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Alumnus Xie Chen Recipient of The 2020 New Horizons in Physics Prize

Alumnus Xie Chen Recipient of The 2020 New Horizons in Physics Prize

On the evening of September 5, 2019, Beijing time, the 2020 Breakthrough Prize was announced. Xie Chen, an alumnus from NFLS and an associate professor at the California Institute of Technology, won the New Horizons in Physics Prize, which recognizes her profound contribution to understanding the state of topological materials and their relationship.

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Xie Chen graduated from Nanjing Foreign Languages ​​School in 2002. She studied at the Department of Materials at Tsinghua University and then transferred to the Department of Physics. She graduated with a bachelor's degree in 2006 and received her Ph.D. in theoretical physics from the Massachusetts Institute of Technology in 2012. From 2012 to 2014, she was a research fellow in theoretical physics at the University of California at Berkeley. She is currently an associate professor in the Department of Physics at the California Institute of Technology.
Xie Chen’s research field is mainly in the phase and phase transition process in quantum multi-body systems, involving topological order, multi-body system dynamics, tensor network representation and its application in quantum information area. Since 2006 in graduate school, she has made many important achievements in the field of quantum multi-body systems.
Now in its eighth year, the Breakthrough Prize, was considered the world’s highest science prize. It has been awarded a collective $200 million so far. The Breakthrough Prizes are sponsored by Sergey Brin, Priscilla Chan and Mark Zuckerberg, Ma Huateng, Yuri and Julia Milner, and Anne Wojcicki. The Selection Committees are composed of previous Breakthrough Prize laureates in each field. The purpose of the Prize is to recognize top scientists in the world. This summer, the "Fan Pu" Official Account interviewed alumnus Xie Chen. During the conversation, Xie Chen said frankly that she did not want to be a scientist when she was a child. She was depressed and confused at the beginning of her research. It’s because of step-by-step self-understanding and exploration, with inspiration of scientists around her, she discovered the beauty and the pleasure of doing research.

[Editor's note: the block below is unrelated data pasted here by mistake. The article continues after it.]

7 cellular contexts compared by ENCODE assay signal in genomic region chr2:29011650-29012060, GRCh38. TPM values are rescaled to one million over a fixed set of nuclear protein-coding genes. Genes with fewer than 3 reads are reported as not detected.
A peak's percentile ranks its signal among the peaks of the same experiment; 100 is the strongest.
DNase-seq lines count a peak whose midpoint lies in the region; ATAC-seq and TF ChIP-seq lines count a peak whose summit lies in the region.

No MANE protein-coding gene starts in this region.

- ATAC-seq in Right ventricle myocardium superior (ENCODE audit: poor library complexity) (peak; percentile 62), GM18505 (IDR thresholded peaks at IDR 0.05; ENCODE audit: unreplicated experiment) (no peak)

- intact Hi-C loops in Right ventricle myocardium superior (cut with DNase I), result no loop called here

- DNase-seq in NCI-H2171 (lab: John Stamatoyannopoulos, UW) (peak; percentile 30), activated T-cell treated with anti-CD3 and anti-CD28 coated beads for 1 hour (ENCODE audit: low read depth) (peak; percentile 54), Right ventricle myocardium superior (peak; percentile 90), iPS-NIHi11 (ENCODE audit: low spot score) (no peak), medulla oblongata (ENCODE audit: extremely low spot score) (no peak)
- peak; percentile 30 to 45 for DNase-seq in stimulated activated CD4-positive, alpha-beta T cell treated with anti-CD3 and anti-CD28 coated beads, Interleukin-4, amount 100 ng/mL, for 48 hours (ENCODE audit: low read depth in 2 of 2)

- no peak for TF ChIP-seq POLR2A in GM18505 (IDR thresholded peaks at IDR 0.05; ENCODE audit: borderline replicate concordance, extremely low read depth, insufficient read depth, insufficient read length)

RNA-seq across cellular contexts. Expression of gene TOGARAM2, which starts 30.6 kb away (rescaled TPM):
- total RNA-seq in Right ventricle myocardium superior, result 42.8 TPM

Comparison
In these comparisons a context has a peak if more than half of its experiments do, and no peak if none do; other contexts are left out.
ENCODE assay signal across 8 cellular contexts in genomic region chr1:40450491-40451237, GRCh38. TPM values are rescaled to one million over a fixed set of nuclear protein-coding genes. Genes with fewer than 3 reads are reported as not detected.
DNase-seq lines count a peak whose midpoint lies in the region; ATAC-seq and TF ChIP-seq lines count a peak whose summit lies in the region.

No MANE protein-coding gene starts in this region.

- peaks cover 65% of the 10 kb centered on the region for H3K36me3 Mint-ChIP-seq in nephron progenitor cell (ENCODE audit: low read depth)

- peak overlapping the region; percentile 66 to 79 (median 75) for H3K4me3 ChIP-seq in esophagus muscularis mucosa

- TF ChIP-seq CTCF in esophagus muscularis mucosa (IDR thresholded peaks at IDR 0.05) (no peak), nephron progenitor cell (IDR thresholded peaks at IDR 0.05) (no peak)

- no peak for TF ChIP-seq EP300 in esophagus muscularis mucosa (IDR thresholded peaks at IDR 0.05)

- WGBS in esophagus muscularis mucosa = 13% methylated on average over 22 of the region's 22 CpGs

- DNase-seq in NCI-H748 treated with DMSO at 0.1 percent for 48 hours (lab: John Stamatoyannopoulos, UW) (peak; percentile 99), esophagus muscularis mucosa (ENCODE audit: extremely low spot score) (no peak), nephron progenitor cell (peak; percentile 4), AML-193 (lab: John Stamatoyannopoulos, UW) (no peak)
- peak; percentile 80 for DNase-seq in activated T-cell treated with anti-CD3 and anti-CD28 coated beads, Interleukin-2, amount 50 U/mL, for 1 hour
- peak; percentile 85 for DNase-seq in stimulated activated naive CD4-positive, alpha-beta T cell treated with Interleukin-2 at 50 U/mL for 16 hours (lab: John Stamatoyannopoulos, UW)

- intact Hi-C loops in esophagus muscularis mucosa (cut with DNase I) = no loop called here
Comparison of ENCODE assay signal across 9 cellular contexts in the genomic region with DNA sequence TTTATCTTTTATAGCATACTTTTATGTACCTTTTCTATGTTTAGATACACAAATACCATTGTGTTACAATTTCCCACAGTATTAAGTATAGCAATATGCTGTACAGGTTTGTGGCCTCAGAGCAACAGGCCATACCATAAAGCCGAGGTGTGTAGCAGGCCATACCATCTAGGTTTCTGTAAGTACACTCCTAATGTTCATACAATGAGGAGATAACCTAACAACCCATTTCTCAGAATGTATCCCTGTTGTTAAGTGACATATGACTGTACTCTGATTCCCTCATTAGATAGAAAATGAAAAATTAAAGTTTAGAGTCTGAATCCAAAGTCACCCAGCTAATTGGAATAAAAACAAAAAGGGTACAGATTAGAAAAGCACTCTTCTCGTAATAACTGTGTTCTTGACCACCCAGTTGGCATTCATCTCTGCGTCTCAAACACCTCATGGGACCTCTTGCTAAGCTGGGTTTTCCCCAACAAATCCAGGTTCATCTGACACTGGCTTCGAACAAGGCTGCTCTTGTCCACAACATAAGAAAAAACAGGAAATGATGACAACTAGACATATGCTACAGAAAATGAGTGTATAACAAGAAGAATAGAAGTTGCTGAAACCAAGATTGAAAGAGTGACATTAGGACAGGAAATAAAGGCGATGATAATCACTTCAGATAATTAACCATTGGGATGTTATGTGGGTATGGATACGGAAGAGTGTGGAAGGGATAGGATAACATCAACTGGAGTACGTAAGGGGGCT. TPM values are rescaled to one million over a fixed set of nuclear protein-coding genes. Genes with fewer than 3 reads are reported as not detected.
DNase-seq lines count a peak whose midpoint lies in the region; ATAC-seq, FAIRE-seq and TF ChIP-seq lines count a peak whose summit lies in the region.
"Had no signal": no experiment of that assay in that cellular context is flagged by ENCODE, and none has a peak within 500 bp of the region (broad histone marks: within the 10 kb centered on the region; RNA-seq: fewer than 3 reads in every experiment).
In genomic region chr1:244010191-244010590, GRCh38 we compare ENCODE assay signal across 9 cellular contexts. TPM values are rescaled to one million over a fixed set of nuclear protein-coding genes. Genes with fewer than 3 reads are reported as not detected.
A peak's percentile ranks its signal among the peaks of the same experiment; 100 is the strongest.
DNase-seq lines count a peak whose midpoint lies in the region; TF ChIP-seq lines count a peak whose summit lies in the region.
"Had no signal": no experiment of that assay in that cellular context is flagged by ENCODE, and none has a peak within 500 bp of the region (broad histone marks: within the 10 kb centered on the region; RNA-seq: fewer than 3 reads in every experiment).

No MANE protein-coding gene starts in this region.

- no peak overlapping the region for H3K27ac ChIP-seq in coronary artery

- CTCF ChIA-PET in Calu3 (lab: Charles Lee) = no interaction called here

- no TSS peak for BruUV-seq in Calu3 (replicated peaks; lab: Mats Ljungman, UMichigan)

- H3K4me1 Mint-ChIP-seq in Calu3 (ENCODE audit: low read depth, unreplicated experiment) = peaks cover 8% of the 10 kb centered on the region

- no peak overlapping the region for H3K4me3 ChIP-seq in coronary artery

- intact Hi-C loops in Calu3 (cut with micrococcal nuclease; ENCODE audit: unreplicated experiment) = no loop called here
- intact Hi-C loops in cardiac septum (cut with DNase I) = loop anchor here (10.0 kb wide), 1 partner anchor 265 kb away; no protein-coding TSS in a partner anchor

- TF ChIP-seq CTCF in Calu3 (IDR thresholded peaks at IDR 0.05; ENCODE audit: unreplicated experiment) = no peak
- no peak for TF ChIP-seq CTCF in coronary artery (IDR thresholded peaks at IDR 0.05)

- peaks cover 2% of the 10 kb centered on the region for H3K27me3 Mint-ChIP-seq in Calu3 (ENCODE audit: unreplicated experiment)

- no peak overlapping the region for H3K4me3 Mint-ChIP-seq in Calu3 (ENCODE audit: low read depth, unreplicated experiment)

She specifically mentioned the study experience in NJFS, and its diversified evaluation system. “It does not only focus on academic achievements, but also on the capabilities in speaking, organization and performing skills, etc. Students with strengths in different areas can find what they are good at. Teachers encourage you to develop your own personality and interests." This environment has led her to muddle along for years. Even when she was in college, she had not decided which way to go. "However, when looking back, it is actually a very good thing. Because people tend to grow to a certain stage to find out what they really like and what they are good at."
The following is the original text:
Interview with the Recipient of The 2020 New Horizons in Physics Prize, Caltech physicist Xie Chen
My impression of Xie Chen is confident, optimistic, and are very good in all aspects.
She is efficient and focused in the classroom; she is capable of self-study. She follows her heart, does things she is interested in, and is willing to try new things; She is delighted in answering questions from her classmates; She was often seen in physical exercises, sports games, long distance races, and volleyball games.
——Xie Chen’s high school teacher Yi Chen
Xie Chen is a graduate of ‘02 High School (1) class in NJFS. She is also a student of the first science experimenting class in NJFS. I remember that when I started the training for physics competition, I explained the relative movements. Chen’s solution was much better than mine. She impressed me with her unique understanding of physics and her ability to solve physics problems in a creative way.

——Yanming Liu, teacher of Physics Competition